Chris Newman was diagnosed at the age of 14 with two forms of cancer and was told that he may not make it to the age of 15. However, he defied those odds to only then be told they he would never be able to play his favourite sport, Rugby League again. Many years later while living in Samoa and developing Rugby League from scratch he learnt they had the highest youth suicide rate in the world. And then after his time there Chris spent 2 years in the Pilbara in WA where the isolation took its toll and he sunk into a deep depression.
Overcoming life’s adversities and through his work in rugby league, coaching and developing the next generation, Chris developed a passion for improving the lives of others and reducing the stigma around mental health. Realising he has the ability to influence their thinking and encourage them to look out for their mates. Chris is now a community ambassador for R U OK? and volunteers his time to share the message with organisations and communities.
The Hey Sport R U OK? campaign makes free resources available to clubs, teams and associations so they can proactively embed an R U OK? Culture to encourage everyone involved to support each other both on and off the field. The ‘Hey Sport, R U OK?’ resources have been developed to help coaches, administrators and participants build a safe and supportive culture in their sporting community,” said Katherine Newton, R U OK? CEO. “Sport plays a crucial role in communities for everyone irrespective of age, ethnicity, gender or geographic location,” said Ms Newton. “Being part of a local team or sports club gives people the opportunity to form strong social connections and engender a sense of belonging.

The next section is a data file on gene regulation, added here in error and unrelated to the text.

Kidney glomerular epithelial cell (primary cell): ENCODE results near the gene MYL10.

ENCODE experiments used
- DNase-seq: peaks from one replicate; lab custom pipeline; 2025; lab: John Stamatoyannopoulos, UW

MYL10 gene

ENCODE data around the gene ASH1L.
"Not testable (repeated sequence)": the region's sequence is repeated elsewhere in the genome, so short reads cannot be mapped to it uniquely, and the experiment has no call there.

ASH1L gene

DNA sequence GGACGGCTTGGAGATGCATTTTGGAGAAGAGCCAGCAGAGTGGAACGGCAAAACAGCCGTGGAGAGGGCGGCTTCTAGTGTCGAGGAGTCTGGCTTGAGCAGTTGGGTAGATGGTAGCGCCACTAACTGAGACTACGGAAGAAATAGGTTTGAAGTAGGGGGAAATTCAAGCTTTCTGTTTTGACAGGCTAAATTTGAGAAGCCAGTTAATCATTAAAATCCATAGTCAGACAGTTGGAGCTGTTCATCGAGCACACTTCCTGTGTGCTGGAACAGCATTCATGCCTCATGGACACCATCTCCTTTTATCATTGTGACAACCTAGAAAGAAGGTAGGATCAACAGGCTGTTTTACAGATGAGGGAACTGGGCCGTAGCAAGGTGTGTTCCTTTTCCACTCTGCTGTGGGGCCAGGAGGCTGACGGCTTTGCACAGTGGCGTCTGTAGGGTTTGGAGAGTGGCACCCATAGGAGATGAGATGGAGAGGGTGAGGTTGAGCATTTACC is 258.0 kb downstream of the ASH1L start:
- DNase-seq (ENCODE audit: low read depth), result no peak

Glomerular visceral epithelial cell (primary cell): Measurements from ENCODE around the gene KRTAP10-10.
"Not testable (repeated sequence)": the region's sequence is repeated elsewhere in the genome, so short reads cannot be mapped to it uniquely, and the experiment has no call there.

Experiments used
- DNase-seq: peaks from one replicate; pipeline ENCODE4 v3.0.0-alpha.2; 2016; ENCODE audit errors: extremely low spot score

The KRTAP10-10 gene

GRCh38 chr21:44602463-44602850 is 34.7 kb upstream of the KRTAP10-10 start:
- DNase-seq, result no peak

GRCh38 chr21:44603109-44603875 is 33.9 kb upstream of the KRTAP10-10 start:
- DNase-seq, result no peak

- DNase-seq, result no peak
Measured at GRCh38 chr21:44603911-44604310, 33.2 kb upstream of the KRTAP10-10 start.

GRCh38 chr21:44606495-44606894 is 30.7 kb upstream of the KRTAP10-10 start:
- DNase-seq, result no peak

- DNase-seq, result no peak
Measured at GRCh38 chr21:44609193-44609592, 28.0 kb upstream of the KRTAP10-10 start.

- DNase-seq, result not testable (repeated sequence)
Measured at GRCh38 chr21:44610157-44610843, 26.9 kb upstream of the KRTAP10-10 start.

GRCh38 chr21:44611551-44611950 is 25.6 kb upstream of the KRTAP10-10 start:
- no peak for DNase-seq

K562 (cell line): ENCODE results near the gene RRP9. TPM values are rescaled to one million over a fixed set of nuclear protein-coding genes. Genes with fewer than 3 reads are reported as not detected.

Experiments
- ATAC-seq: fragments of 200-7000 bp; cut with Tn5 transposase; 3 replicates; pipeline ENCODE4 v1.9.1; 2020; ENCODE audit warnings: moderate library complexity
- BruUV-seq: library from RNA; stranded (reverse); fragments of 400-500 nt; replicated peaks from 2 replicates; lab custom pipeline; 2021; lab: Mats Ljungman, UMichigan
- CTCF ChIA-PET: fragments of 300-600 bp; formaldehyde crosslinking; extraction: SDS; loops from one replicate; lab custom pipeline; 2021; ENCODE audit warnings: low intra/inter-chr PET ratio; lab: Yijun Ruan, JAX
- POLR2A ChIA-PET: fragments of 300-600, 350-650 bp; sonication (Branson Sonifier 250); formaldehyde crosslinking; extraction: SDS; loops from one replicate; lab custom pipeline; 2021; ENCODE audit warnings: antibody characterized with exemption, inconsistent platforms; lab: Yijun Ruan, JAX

“We know that R U OK? conversations work best when they are authentic and there is trust. Involvement with sporting clubs, teams, and associations present opportunities for meaningful conversations to take place,” she said. “Is someone on your team not engaging as much as they usually do, or not turning up for training? Maybe you know there’s something big going on in their life? We want to build confidence so everyone can spot the signs someone might need an R U OK? conversation.”
“I was in the darkest spot of my life and contemplating suicide. The thing that stopped me was a phone call from a mate. I tried to put on a brave face, but it was a FaceTime call, he could see my expression and I sort of burst into tears. He asked then, ‘are you OK?’ I said ‘yeah, yeah’ but he said ‘na, na’. Everything started to de-escalate from there,” said Newman.
“Sport at every level makes you feel part of something. You're part of a team, whether you're a player, the coach, the official, the manager, the family cheering at the sidelines or the referee they are all part of community sport and it creates that comradery and mateship. It's an outlet for people to look after themselves and to look out for others, almost like a second family"